• Libraries are key: we can’t write all ourselves, and wouldn’t want to
  • In larger programs
    • Place all declarations in header files to ease sharing

Stroustrup/Programming

kinds of declarations
Kinds of declarations
  • The most interesting are
    • Variables
      • int x;
      • vector<int> vi2 {1,2,3,4};
    • Constants
      • void f(const X&);
      • constexpr int = isqrt(2);
    • Functions (see §8.5)
      • double sqrt(double d) { /* … */ }
    • Namespaces (see §8.7)
    • Types (classes and enumerations; see Chapter 9)
    • Templates (see Chapter 19)

Stroustrup/Programming

header files and the preprocessor
Header Files and the Preprocessor
  • A header is a file that holds declarations of functions, types, constants, and other program components.
  • The construct

#include"std_lib_facilities.h"

is a “preprocessor directive” that adds declarations to your program

    • Typically, the header file is simply a text (source code) file
  • A header gives you access to functions, types, etc. that you want to use in your programs.
    • Usually, you don’t really care about how they are written.
    • The actual functions, types, etc. are defined in other source code files
      • Often as part of libraries

Stroustrup/Programming

source files
Source files

// declarations:

class Token { … };

class Token_stream {

Token get();

};

extern Token_stream ts;

  • A header file (here, token.h) defines an interface between user code and implementation code (usually in a library)
  • The same #include declarations in both .cpp files (definitions and uses) ease consistency checking

token.h:

token.cpp:

#include "token.h"

//definitions:

Token Token_stream::get()

{ /* … */ }

Token_stream ts;

use.cpp:

#include "token.h"

Token t = ts.get();

Stroustrup/Programming

scope
Scope
  • A scope is a region of program text
    • Global scope (outside any language construct)
    • Class scope (within a class)
    • Local scope (between { … } braces)
    • Statement scope (e.g. in a for-statement)
  • A name in a scope can be seen from within its scope and within scopes nested within that scope
    • Only after the declaration of the name (“can’t look ahead” rule)
    • Class members can be used within the class before they are declared
  • A scope keeps “things” local
    • Prevents my variables, functions, etc., from interfering with yours
    • Remember: real programs have many thousands of entities
    • Locality is good!
      • Keep names as local as possible

Stroustrup/Programming

scope1
Scope

#include "std_lib_facilities.h" // get max and abs from here

// no r, i, or v here

class My_vector {

vector<int> v; // v is in class scope

public:

int largest() // largest is in class scope

{

int r = 0; // r is local

for (int i = 0; i<v.size(); ++i)//iis in statement scope

r = max(r,abs(v[i]));

// no i here

return r;

}

// no r here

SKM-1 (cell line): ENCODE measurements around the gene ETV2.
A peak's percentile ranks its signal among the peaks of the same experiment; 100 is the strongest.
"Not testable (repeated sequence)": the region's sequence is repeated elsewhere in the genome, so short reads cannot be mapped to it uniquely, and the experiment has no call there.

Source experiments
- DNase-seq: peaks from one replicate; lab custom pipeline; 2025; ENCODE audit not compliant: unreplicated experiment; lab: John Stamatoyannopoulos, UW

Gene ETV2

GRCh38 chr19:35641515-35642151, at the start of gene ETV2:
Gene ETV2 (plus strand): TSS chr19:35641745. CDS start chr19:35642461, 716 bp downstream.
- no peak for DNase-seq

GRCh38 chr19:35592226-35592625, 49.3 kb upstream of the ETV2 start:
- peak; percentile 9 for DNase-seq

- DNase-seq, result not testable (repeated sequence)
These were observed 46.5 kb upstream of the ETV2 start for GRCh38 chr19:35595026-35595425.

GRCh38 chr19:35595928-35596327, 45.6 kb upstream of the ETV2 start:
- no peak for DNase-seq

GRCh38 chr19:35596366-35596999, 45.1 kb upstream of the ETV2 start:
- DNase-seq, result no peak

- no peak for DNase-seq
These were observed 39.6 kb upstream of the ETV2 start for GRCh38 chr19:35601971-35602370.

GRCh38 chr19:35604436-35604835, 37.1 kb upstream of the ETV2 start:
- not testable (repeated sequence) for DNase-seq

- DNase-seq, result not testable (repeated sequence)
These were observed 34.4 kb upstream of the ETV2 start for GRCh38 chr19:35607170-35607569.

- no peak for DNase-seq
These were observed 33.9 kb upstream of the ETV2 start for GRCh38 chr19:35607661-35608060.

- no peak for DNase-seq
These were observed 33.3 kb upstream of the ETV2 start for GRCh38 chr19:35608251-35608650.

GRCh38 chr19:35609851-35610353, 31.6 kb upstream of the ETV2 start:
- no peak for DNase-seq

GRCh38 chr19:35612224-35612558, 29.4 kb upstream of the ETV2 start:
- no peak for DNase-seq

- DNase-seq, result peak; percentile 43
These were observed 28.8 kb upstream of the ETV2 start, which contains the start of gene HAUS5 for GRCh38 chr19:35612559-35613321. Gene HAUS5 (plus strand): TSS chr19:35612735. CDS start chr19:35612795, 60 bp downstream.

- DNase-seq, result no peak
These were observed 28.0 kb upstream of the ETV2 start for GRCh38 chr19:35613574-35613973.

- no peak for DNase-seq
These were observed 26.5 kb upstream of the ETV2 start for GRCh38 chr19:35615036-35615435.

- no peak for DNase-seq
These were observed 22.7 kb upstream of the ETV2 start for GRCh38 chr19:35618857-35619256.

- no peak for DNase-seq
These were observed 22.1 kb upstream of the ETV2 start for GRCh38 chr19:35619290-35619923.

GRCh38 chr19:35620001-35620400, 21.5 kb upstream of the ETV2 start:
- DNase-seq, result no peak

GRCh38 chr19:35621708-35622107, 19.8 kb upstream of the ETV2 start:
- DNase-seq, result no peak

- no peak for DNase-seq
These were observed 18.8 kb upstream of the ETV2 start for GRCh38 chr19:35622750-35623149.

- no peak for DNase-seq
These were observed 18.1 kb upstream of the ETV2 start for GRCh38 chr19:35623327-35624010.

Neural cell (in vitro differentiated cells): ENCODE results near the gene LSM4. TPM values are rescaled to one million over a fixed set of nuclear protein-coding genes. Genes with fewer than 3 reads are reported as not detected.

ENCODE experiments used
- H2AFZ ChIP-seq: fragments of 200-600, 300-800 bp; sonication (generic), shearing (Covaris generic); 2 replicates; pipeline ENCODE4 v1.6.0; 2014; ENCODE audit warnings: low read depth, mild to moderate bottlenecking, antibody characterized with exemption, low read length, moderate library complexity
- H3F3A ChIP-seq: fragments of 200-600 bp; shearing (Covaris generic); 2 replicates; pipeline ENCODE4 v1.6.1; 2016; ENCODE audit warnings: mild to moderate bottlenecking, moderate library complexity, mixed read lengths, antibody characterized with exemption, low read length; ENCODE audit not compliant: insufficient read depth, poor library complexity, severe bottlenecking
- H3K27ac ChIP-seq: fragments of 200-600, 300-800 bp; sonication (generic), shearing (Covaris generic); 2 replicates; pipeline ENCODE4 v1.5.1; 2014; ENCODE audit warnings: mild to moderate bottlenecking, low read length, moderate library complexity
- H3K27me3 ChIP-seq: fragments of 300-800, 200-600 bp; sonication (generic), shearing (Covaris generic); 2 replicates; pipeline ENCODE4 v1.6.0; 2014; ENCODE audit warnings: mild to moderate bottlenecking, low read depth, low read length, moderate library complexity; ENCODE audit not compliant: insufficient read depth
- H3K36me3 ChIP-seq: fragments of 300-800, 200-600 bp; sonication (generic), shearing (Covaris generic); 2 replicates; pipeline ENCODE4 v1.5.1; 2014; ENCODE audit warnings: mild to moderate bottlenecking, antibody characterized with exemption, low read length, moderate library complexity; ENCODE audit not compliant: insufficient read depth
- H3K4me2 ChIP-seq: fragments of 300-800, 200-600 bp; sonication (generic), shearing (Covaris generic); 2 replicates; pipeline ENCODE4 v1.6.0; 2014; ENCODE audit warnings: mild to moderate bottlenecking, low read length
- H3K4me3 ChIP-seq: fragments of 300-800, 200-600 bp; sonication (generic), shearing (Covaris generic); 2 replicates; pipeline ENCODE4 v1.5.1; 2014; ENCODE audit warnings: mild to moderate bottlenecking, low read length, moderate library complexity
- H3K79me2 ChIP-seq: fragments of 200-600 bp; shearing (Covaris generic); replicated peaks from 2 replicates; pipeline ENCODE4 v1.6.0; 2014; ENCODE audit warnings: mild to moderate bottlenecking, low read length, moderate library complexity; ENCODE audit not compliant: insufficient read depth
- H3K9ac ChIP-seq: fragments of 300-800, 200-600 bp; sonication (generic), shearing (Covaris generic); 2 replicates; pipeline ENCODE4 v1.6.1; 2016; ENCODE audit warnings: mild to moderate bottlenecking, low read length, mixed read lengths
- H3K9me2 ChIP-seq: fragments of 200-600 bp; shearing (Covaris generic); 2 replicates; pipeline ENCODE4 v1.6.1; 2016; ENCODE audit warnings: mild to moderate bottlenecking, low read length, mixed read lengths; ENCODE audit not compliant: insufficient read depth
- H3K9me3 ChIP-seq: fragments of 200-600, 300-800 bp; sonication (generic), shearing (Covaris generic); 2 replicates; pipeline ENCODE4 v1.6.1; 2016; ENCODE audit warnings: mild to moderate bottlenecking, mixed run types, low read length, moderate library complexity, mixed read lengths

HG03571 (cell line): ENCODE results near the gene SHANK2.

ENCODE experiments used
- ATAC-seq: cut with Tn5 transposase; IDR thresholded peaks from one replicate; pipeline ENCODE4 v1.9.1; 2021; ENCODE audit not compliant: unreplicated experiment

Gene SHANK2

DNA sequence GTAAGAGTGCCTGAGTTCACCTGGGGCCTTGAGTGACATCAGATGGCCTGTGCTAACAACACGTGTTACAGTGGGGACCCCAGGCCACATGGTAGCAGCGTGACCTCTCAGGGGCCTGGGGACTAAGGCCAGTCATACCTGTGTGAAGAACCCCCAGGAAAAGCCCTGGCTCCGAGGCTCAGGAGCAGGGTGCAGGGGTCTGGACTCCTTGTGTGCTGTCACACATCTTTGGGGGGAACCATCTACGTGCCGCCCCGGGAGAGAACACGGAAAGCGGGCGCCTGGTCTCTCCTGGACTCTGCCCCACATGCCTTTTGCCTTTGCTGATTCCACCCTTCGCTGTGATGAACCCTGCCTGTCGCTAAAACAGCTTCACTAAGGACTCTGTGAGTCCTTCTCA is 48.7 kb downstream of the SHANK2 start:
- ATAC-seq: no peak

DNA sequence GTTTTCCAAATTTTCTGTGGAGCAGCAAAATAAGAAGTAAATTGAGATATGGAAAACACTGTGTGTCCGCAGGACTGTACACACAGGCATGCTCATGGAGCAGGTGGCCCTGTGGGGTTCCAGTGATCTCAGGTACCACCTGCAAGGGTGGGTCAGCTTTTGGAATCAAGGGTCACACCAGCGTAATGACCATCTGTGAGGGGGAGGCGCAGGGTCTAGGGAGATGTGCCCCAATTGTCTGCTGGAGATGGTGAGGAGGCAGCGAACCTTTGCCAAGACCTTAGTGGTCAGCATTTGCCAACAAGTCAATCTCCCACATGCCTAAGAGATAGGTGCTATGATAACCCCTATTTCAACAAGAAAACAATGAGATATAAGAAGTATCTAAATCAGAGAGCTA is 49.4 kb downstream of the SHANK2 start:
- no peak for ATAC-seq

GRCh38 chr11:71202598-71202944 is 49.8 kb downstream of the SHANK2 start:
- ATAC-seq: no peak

};

// no v here

Stroustrup/Programming

scopes nest
Scopes nest

int x; // global variable – avoid those where you can

int y; // another global variable

int f()

{

int x; // local variable (Note – now there are two x’s)

x = 7; // local x, not the global x

{

int x = y; // another local x, initialized by the global y

// (Now there are three x’s)

++x; // increment the local x in this scope

}

}

// avoid such complicated nesting and hiding: keep it simple!

Stroustrup/Programming

recap why functions
Recap: Why functions?
  • Chop a program into manageable pieces
    • “divide and conquer”
  • Match our understanding of the problem domain
    • Name logical operations
    • A function should do one thing well
  • Functions make the program easier to read
  • A function can be useful in many places in a program
  • Ease testing, distribution of labor, and maintenance
  • Keep functions small
    • Easier to understand, specify, and debug

Stroustrup/Programming

functions
Functions
  • General form:
    • return_typename (formal arguments); // adeclaration
    • return_typename (formal arguments) body // adefinition
    • For example

double f(int a, double d) { return a*d; }

  • Formal arguments are often called parameters
  • If you don’t want to return a value give void as the return type

void increase_power(int level);

    • Here, void means “doesn’t return a value”
  • A body is a block or a try block
    • For example

{ /* code */ } // a block

try { /* code */ } catch(exception& e) { /* code */ } // a try block

  • Functions represent/implement computations/calculations

Stroustrup/Programming

functions call by value
Functions: Call by Value

// call-by-value (send the function a copy of the argument’s value)

int f(int a) { a = a+1; return a; }

int main()

{

int xx = 0;

cout << f(xx) << ′\n′; // writes 1

cout << xx << ′\n′; // writes 0; f() doesn’t change xx

int yy = 7;

cout << f(yy) << ′\n′; // writes 8; f() doesn’t changeyy

cout << yy << ′\n′; // writes 7

}

a:

0

copy the value

xx:

0

a:

7

copy the value

yy:

7

Stroustrup/Programming

functions call by reference
Functions: Call by Reference

// call-by-reference (pass a reference to the argument)

int f(int& a) { a = a+1; return a; }

int main()

{

int xx = 0;

cout << f(xx) << ′\n′; // writes 1

// f() changed the value of xx